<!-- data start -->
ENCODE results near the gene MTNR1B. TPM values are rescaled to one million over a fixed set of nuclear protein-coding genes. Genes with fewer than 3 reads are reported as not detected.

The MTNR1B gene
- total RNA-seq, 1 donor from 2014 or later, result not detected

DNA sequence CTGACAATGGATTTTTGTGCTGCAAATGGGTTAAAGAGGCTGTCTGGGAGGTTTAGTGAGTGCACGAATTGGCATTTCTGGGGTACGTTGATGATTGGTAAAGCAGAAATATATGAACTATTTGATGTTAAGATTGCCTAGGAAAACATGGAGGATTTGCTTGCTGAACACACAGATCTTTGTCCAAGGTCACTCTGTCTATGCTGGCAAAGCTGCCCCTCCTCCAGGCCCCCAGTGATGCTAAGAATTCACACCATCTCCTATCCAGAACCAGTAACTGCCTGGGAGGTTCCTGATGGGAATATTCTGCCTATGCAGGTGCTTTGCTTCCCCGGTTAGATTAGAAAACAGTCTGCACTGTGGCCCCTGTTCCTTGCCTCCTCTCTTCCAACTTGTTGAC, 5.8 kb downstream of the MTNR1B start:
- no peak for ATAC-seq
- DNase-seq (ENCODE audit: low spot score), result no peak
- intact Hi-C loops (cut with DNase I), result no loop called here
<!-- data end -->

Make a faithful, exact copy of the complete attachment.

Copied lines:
ENCODE results near the gene MTNR1B. TPM values are rescaled to one million over a fixed set of nuclear protein-coding genes. Genes with fewer than 3 reads are reported as not detected.

The MTNR1B gene
- total RNA-seq, 1 donor from 2014 or later, result not detected

DNA sequence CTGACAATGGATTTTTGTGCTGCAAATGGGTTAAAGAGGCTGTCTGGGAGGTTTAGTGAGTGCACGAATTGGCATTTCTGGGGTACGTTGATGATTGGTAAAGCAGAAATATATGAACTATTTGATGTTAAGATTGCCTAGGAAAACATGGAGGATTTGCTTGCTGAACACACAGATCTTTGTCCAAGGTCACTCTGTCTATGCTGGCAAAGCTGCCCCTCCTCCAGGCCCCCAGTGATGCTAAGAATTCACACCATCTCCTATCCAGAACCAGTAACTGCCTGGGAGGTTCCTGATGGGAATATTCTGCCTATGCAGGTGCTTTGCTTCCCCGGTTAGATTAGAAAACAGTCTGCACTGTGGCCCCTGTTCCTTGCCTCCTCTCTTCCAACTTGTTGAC, 5.8 kb downstream of the MTNR1B start:
- no peak for ATAC-seq
- DNase-seq (ENCODE audit: low spot score), result no peak
- intact Hi-C loops (cut with DNase I), result no loop called here